BEF: There is a contrast between how the viewer perceives you versus how you perceive yourself as a black woman of color. Do you see this work as adding or changing the canon of the black female image?
JVR: I feel like my work adds to the canon. A lot of the ability to change the canon, lies with the viewer and where we are as a society. There is a lot of confusion around race and ethnicity in the United States. I am fully aware that someone may look at my self portraits and not see a Black Woman. That’s just the reality of where we are right now. There is an abundance of light skin, racial ambiguous women on social media and in popular culture. The “Mixed” look is marketable and globally appealing because anyone can project a relatable identity on to the mixed body. The art world feels different. Representations of the Black Female beyond stereotypes, are limited. It’s like they don’t quite know how to engage with us outside of nudity or violence. There are exceptions but very few. I rarely see genuine expressions of Blackness considered as high art by the powers that be.
BEF: Hair seems to be an important component in these images. Why was it important for you to do cross-generational hairstyles? How does this inform your own identity?
JVR: All the hairstyles I wear in my self portraits are the ones I grew up wearing or currently wear. Twists, braids and natural hair are very much a part of my identity as a Black Woman. Hair is the telltale sign of Blackness. Our hair is different from other groups of people; hence other people’s fascination and disgust of it. For Black Women, it’s a point of contention. Braids, dreads and afros are still seen as unprofessional for the workplace. Hair isn’t just hair. It is cross-culturally linked to beauty and femininity in women. Black Women and girls are constantly getting the message that the way our hair grows out of our scalp naturally is unacceptable. That message comes from outside as well as inside our community. My mom kept my hair in plaits and cornrows as a little girl. I, of coarse, wanted straight hair because in the 90’s there were very few Black Women in the media wearing their natural hair. I embraced my natural hair around the age of 14 and haven’t really looked back.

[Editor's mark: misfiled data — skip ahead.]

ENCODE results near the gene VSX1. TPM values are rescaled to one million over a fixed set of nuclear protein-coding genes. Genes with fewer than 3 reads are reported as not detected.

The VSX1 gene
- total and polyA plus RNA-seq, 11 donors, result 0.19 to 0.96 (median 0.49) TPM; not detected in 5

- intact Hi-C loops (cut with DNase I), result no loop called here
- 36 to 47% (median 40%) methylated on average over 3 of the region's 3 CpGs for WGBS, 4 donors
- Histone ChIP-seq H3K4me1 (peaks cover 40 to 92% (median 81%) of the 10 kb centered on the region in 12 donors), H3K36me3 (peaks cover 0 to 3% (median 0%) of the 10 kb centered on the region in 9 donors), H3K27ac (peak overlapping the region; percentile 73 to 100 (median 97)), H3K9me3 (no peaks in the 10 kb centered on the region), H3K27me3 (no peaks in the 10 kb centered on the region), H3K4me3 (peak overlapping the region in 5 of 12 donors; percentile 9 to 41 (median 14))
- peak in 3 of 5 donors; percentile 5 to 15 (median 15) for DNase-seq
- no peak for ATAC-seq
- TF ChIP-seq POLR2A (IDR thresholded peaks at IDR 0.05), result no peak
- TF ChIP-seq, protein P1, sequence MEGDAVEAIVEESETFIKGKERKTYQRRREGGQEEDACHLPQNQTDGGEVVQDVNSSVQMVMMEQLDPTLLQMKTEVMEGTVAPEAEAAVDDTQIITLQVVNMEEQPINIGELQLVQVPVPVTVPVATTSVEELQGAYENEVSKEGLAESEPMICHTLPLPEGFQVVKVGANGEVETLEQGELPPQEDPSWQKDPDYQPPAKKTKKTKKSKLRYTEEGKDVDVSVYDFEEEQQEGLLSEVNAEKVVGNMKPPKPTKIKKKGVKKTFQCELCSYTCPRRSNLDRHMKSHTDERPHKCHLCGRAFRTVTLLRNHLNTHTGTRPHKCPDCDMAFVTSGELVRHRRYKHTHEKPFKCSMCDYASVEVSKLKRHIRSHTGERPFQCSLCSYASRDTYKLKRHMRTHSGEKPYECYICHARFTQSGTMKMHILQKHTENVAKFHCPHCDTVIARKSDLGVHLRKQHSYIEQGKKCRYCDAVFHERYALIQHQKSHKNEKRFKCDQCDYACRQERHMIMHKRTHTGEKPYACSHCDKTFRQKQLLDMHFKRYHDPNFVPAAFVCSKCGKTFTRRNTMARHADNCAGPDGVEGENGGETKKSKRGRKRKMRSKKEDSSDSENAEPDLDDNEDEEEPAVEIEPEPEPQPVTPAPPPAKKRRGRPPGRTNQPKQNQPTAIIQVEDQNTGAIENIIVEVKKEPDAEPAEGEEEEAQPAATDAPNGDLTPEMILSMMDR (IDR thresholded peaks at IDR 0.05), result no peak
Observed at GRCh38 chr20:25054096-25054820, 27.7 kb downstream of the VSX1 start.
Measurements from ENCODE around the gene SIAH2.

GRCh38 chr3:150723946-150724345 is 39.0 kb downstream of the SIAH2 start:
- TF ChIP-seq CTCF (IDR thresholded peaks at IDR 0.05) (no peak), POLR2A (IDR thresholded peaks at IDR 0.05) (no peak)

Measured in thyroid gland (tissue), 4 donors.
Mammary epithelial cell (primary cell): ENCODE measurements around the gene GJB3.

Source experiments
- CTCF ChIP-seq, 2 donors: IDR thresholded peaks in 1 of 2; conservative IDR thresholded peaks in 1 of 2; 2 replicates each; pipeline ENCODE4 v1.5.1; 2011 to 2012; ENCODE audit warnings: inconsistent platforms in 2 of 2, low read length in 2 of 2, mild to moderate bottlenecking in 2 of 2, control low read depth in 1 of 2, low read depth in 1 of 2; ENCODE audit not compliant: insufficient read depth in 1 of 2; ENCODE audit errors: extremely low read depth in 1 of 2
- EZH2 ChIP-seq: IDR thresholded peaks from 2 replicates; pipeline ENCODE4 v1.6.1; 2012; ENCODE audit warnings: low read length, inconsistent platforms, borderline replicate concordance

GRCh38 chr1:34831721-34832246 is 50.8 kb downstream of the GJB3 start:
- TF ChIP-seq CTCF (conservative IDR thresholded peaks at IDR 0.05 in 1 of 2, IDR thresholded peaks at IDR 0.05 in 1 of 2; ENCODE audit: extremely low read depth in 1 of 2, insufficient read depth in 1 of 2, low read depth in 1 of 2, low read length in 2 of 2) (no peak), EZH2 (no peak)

BEF: In what ways does this series inform your community development and/or art therapy practice?
JVR: As an educator and Master’s level art therapist, I have always been interested in community, culture and history . So much of being an educator is giving to your students and putting others needs before your own. In pursuing a creative practice, I thought that my work would take on a more social practice aspect. I’ve worked in creative education for seven years so I was sure that would be a part of my work. Nope. At this moment in time, my creative practice serves my need to create while my role as an educator fulfills my desire to serve and help others. I see Making Reference, as an extension of my interests as an educator but an opportunity for self care and creative expression. The more I work on my own creative practice, the more I will have to give to my students. As cliche as it sounds, you can’t pour from an empty cup.
BEF: Do you have any new projects or events that you are currently working on?
JVR: I do! Making Reference will be in the exhibition Without Labels at the Ali Historic Cultural Arts in Pompano Beach, Florida. The exhibition is scheduled for February 15th- April 12th. I am also working on a series dealing with the history of Leon county. My family is from the county and it will highlight their experiences as African Americans in East Texas.
BEF: Thank you for sharing your work with us, Jamie!
JVR: Thank you!